The JG Institute has been working to safeguard the great apes since the mid-1970s, but its example may actually be useful to understand how to approach the smuggling / terrorism problem. Daniela De Donno of JG Italia emphasizes that it can be done “only if the communities, especially the new generations and women, are taken into account (because in Africa they are the transmitters of education). When there are civil wars and social unrest, the illegal traffic increases and the only instrument at our disposal is communication: this is how, through the simple posting of very clear billboards on deforestation and illegal trade, the confiscations have decreased. We had directly acted on people’s conscience: before the posters, when we asked them “why are monkeys important?”, They replied “for tourism and meat” (the monkey in Africa is often considered a bushmeat). After these signs, people began to say that “they are important for the future generations and for the pride of Congo”. Above all, they are now aware of the laws (which in any case already included imprisonment for illegal trade).

Il tunnel dell'Underwater zoo dentro il Dubai Mall

The Underwater Zoo tunnel inside the Dubai Mall

Numbers. Wild animals and plants illegal trafficking (and all the products derived from them) creates “a turnover of 20 billion dollars a year, which reaches over 200 billion if we also count the trafficking of timber and illegal fishing. In particular: 826 million for live animals, 40 for traditional medicine, 2 for fashion, 705 for food, 250 for live plants, 331 for forest products”. The powder of a rhino horn, for example, can yield up to 400 thousand dollars, as a remedy for traditional Chinese medicine.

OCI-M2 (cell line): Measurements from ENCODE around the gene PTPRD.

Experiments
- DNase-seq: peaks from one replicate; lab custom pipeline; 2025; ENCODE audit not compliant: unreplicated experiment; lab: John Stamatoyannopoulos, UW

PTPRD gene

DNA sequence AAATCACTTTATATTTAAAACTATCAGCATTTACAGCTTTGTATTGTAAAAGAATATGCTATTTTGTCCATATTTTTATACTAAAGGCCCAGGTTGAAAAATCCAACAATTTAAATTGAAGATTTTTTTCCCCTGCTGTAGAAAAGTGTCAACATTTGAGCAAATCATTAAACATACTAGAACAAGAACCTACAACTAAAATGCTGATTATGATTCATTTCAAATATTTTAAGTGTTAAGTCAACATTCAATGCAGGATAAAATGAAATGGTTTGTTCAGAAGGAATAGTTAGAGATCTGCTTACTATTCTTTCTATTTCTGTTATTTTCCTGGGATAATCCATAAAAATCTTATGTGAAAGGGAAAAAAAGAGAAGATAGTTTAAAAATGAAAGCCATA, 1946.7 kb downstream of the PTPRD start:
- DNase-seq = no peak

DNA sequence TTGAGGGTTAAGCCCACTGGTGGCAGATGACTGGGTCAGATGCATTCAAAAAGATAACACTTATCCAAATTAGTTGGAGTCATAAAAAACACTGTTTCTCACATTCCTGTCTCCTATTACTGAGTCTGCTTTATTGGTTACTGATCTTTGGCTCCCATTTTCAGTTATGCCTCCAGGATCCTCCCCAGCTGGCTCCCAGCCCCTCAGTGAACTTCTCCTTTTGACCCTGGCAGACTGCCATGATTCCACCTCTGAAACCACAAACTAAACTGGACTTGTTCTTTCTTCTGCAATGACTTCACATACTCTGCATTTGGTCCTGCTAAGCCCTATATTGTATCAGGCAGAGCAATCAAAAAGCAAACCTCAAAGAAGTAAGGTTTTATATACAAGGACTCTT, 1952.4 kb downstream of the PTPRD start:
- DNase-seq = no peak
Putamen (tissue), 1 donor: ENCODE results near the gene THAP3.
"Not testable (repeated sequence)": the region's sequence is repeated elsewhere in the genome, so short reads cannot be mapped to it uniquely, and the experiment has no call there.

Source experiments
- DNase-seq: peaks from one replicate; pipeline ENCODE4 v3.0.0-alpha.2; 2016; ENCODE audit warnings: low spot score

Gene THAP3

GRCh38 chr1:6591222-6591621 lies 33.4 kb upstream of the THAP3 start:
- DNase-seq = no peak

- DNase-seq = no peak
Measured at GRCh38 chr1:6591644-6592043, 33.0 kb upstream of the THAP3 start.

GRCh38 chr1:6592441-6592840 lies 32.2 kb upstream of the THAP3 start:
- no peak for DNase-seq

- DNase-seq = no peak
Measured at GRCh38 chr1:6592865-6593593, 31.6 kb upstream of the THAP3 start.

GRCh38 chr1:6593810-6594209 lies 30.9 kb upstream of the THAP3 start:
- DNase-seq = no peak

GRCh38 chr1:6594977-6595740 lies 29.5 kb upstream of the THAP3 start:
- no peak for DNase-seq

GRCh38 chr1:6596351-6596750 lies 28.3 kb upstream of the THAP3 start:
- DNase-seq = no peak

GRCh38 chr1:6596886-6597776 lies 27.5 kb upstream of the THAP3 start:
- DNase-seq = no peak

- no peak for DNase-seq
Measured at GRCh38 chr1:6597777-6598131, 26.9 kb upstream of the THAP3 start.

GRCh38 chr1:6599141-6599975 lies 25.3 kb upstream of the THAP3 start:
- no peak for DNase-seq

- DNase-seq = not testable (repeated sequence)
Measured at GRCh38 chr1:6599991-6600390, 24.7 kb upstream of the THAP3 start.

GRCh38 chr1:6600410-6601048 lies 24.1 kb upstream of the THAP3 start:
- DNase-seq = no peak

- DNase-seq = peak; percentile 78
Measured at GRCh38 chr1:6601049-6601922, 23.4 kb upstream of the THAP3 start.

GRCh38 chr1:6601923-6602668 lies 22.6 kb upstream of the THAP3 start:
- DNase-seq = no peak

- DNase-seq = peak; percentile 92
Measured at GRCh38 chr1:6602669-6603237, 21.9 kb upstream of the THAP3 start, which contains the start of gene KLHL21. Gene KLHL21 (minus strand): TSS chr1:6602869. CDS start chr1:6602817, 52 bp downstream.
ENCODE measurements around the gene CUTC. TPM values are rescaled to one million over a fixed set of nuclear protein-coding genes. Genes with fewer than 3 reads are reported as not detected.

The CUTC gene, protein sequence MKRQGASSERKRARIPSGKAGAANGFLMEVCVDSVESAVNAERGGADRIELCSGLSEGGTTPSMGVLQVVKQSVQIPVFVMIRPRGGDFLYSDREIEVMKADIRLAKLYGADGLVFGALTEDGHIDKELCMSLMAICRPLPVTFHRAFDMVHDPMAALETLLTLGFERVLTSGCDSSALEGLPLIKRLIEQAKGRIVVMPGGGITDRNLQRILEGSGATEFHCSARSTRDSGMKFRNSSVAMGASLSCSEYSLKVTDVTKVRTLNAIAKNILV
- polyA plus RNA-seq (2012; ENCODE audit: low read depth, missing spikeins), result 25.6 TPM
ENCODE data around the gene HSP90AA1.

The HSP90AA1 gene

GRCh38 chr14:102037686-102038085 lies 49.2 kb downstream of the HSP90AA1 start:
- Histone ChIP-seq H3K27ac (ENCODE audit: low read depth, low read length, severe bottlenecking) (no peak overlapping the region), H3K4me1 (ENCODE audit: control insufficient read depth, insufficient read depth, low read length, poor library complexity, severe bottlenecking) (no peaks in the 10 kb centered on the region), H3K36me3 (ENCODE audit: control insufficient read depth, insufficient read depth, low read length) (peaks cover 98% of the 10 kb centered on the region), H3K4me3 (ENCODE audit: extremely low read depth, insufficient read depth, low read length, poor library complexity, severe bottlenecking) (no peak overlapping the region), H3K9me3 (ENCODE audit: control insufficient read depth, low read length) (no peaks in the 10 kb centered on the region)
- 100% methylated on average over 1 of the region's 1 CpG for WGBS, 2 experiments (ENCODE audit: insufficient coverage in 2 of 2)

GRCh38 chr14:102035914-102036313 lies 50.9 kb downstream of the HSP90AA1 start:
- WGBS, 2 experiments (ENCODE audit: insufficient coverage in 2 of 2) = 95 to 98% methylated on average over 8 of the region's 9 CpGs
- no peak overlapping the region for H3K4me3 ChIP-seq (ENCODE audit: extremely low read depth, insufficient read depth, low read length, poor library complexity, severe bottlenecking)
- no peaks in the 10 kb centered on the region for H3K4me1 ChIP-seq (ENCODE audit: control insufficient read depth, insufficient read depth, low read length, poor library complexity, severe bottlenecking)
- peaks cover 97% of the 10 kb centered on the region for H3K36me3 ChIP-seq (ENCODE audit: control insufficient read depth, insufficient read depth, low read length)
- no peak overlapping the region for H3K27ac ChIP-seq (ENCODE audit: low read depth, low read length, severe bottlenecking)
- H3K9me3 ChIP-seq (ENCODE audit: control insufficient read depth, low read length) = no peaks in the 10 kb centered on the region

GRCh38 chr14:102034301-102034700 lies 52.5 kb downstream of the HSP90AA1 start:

The scope of these crimes is therefore international. In addition to the big “brands” such as Isis, Al Qaeda, Al Shabaab, Boko Haram, – which organizes assignments throughout central Africa – also Sudan, Mozambique, Uganda, Bangladesh and Kashmir suffer from this scourge, first detrimental to the environment and then to the peaceful human coexistence. Furthermore, the demand for live plants and animals or their derivatives is mostly from the Middle East, South East Asia and Europe: for example, Italy is a major end customer, especially for fashion, while other not directly involved countries, such as Laos, Vietnam and Thailand, however, serve as a useful transit (Transit Points). Laos, for example, has recently been sanctioned because it does not yet have a law on ivory. Instead, are defined as “Exit Points” all those ports and airports where the goods pass under the gaze of a still very deficient security. Mombasa in Kenya, for example, the largest port between South Africa and Egypt, could be the first possible Choke Point, in military strategy, a defined place where it is necessary to pass: “there should be the maximum of anti-corruption policy, but there are still few controls ”. Traffic is actually increased for chimpanzees and gorillas that are sought after as pets or for zoos in the Middle East and other countries in economic boom, such as China. The supply chain is very long, but it is facilitated by corruption: “buy a minister and do what you want”.